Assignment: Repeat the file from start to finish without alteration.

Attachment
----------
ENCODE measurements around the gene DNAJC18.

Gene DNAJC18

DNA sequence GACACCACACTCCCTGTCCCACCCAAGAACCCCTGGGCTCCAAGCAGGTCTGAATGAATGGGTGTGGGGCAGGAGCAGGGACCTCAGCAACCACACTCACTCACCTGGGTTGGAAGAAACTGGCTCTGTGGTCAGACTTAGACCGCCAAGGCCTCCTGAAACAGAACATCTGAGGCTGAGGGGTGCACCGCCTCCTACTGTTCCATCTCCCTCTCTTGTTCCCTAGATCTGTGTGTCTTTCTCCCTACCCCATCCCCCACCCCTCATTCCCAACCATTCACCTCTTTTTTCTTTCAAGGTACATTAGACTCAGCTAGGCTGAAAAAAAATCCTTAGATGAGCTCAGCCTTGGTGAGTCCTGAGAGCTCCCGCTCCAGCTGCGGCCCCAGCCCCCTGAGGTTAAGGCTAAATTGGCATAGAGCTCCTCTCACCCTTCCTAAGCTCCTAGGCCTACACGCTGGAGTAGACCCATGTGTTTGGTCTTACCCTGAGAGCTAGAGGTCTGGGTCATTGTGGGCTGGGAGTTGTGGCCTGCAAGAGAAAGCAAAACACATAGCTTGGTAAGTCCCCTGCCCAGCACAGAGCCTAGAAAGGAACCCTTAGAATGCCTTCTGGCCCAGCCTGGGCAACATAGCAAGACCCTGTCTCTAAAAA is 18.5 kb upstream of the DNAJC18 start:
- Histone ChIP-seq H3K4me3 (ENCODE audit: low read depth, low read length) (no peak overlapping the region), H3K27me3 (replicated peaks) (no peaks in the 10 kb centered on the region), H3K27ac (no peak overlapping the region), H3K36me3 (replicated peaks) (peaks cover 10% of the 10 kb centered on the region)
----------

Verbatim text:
ENCODE measurements around the gene DNAJC18.

Gene DNAJC18

DNA sequence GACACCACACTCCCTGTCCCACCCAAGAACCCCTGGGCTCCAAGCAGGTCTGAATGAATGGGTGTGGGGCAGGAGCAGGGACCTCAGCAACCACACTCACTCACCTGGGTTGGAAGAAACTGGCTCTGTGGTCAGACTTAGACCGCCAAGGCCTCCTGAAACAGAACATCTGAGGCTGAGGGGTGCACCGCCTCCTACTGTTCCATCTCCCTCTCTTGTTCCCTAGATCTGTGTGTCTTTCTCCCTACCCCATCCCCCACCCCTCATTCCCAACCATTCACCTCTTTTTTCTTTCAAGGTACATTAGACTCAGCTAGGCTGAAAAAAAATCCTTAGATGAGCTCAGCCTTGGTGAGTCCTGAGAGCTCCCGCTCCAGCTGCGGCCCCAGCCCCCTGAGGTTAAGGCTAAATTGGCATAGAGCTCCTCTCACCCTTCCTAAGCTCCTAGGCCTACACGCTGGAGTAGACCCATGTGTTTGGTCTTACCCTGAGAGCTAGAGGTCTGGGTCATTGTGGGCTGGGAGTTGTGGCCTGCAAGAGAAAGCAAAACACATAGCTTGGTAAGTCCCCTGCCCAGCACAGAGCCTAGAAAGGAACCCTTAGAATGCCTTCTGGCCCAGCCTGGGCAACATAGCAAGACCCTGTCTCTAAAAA is 18.5 kb upstream of the DNAJC18 start:
- Histone ChIP-seq H3K4me3 (ENCODE audit: low read depth, low read length) (no peak overlapping the region), H3K27me3 (replicated peaks) (no peaks in the 10 kb centered on the region), H3K27ac (no peak overlapping the region), H3K36me3 (replicated peaks) (peaks cover 10% of the 10 kb centered on the region)